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Ironman Arizona: Race Morning and The Swim

Posted Apr 17 2009 12:31am


Shawn shot this 2:36 minute video of the mass Swim Start. Notice the Power Bar flags blowing in the breeze. It was a minor indication as to what would come on the bike course.  You'll also hear Announcer Mike Reilly pumping up the athletes and spectators. I was so numb when hearing his words as I was bobbing in the water for ten minutes in 65 degree water. Listening now, I REALLY get the chills. 

Dinner at Tarbells the night before the race.  I had pasta and a glass (or two) of wine. 

Race Morning

Staying in Scottsdale about 25 minutes away from the race site was probably one of the best decisions we made. Not only did we have the comforts of a great home with plenty of space and a great kitchen, but we also weren't caught up in the race anxiety of the other athletes in and around the area. I went down to Ironman village to check-in, do the practice swim, and drive one loop of the bike course, but other than that, I stayed away from the mayhem and hung with my friends and family.

The countless hours of training all boil down to the above photo...a couple of bags of a white powdery substance (also known as Perpetuum). It absolutely got me through the bike feeling strong and ready for the run. 

I woke up at 3:45am on race morning and began the laborious task of eating more calories in one meal than I normally consume in an entire day. Breakfast consisted of two whole wheat bagels with peanut butter, a banana and a little sugar free jelly. The goal of eating so early is to give your body plenty of time to digest it. That would be my only solid food before the race start. My state of mind was so calm. It felt like any old race morning, quite honestly. A few nerves, a little trepidation, glimpses of excitement, shades of dread...all feelings on any big race morning.  The best way I can describe my state of being was waking up the morning of a huge test. I had studied my tail off. I had read and re-read every manual. There was nothing more I could do to ready myself. The only anxiety came in the form of the "unknowns."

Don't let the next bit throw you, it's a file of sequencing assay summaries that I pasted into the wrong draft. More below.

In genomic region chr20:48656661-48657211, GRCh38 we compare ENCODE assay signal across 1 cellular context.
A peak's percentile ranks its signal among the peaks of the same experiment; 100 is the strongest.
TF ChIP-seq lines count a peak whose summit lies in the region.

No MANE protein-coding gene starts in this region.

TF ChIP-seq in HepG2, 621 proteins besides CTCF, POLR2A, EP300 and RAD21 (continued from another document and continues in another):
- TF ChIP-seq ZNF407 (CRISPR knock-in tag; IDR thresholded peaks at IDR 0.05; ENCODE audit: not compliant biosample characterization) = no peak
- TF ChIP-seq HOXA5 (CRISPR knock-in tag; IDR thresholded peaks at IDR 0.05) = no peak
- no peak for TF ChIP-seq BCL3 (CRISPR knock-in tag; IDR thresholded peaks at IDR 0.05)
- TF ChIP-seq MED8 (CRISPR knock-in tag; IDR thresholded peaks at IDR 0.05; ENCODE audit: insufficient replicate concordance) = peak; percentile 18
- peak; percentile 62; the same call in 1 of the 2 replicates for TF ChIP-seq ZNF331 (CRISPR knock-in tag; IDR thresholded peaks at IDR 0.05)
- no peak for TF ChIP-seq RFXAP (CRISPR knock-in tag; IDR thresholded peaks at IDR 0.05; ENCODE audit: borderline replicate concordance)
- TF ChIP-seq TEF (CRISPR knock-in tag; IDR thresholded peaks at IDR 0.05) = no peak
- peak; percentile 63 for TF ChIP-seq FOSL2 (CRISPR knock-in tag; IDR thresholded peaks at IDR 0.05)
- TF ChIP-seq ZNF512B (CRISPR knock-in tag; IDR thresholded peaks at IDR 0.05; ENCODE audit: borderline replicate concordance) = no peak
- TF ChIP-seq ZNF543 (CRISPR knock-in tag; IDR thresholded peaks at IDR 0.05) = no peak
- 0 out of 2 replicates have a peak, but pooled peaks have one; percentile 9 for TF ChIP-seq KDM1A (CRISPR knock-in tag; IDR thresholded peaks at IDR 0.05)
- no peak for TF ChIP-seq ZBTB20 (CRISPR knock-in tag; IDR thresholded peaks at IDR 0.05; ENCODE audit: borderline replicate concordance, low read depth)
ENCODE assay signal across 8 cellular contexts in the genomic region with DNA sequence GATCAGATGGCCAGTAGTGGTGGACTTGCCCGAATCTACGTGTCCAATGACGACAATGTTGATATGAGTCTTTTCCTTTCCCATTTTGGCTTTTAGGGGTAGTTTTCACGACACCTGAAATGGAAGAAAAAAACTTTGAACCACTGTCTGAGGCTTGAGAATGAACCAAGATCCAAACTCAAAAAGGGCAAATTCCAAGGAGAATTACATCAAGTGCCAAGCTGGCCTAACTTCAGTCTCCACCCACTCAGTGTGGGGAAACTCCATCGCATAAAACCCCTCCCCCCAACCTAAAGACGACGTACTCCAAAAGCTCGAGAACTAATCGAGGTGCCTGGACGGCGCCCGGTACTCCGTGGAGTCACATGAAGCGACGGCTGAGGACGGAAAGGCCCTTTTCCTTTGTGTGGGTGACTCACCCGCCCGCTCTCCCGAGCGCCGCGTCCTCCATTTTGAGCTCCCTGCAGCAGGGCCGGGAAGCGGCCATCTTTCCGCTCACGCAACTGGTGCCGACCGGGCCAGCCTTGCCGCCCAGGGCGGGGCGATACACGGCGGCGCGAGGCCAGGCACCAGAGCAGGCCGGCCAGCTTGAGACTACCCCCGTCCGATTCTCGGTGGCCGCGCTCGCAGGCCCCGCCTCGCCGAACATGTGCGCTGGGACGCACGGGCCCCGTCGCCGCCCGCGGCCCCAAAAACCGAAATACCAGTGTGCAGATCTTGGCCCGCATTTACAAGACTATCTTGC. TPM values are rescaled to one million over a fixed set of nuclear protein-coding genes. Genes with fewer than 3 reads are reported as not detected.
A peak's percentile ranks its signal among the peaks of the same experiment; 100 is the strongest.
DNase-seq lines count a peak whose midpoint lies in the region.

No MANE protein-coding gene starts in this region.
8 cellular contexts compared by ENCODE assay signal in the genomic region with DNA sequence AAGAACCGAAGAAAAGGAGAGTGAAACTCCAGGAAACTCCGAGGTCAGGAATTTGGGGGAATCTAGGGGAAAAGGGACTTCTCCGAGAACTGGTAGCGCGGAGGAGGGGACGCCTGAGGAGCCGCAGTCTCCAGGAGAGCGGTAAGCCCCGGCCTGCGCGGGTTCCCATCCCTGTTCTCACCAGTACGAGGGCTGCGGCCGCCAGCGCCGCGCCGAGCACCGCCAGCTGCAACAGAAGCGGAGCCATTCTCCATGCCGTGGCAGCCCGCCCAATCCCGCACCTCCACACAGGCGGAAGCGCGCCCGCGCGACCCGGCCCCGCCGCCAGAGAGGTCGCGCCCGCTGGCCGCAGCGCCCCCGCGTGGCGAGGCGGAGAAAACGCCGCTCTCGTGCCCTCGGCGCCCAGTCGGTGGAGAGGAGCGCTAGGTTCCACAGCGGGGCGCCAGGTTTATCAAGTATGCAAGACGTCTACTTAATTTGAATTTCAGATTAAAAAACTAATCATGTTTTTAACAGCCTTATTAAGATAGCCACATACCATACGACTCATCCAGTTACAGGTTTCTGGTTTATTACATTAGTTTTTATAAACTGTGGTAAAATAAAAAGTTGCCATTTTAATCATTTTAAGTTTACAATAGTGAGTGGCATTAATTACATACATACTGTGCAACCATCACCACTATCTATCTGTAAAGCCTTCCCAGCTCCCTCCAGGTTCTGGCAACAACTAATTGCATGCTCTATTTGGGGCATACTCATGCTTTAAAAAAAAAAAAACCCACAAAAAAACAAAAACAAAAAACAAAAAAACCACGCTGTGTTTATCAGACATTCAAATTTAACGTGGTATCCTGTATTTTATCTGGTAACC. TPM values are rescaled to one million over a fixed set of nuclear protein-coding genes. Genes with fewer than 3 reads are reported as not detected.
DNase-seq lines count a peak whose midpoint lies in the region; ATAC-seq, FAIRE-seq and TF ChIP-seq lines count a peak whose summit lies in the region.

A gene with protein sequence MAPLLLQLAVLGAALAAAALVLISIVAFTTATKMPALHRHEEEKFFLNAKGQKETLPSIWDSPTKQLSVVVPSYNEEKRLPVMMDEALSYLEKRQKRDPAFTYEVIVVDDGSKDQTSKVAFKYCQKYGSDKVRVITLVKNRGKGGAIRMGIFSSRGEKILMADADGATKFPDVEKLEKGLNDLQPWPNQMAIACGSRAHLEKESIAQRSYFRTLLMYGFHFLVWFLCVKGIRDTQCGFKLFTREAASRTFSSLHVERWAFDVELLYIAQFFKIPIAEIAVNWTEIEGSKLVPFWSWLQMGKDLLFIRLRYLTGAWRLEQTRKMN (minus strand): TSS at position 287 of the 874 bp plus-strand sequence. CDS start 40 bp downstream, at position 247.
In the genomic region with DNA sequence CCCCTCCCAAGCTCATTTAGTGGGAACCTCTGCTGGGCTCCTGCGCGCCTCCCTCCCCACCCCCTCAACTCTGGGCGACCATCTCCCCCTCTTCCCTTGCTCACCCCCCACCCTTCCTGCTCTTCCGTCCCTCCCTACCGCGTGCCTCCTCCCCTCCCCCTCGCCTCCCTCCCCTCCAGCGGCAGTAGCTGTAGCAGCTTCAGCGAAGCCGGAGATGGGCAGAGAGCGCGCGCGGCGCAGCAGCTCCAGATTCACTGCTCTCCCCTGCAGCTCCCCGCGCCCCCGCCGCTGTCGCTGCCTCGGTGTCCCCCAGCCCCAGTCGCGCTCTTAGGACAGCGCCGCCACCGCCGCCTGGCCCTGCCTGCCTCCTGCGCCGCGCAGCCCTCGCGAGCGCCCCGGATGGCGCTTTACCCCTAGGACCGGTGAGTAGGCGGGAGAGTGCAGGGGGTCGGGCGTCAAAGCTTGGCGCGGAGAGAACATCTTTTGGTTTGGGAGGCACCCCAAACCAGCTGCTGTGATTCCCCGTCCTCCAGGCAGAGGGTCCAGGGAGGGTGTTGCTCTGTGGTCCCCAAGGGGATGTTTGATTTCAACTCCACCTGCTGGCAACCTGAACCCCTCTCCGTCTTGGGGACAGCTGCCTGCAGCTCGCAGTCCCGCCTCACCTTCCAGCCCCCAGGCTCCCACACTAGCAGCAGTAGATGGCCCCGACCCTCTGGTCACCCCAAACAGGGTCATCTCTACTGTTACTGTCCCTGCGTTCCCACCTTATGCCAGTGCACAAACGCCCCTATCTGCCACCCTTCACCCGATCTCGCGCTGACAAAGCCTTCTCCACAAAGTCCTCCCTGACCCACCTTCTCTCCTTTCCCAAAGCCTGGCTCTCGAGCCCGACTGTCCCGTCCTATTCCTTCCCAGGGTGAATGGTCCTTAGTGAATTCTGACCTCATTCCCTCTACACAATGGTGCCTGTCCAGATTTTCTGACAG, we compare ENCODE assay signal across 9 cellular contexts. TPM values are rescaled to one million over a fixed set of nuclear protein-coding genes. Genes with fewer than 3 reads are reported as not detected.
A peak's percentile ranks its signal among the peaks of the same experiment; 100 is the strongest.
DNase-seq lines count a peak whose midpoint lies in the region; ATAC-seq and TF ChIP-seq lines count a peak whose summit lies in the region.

Richard, Shawn and I left the house around 5am to head down to the race site. They were going to stake out their tent/tailgating spot after I was dropped off to the transition area. The beauty of Arizona is that the sun starts rising around 5:30am. By the time we got close to the race site, I had to go to the bathroom, so we stopped by one of the porta-potties on the run course by the park and I christened it :-)  By 6am, it was already daylight and you could definitely feel the excitement and energy of the morning. Race announcers and volunteers helped guide the athletes to the various areas of transition. Body marking was by the water inside the bike area. Special needs drops were under the bridge. I also took this time to revisit my transition bags that were dropped off the day before. In my T1 bag (swim to bike), I turned on my Garmin 305 and set the timer to beep every 15 minutes. This would be my cue to eat or drink something on the bike. I turned it off, dropped it back in the bag and felt secure. I then headed to my T2 bag (bike to run) and dropped Thon's Garmin 305 in that bag. It was a "just in case" watch. The Garmin battery doesn't last more than 10 hours so there was a chance I'd need a second Garmin so that I could adequately track my average running pace and I knew I wanted to be somewhere between 9:00s and 9:30s. I was also wearing my Timex Ironman watch that would track my swim and overall time for the day. In addition, I have a computer on my bike that tracked my avg speed there as well.  So, yeah, needless to say, I was prepared!!

Transition area buzzing on race morning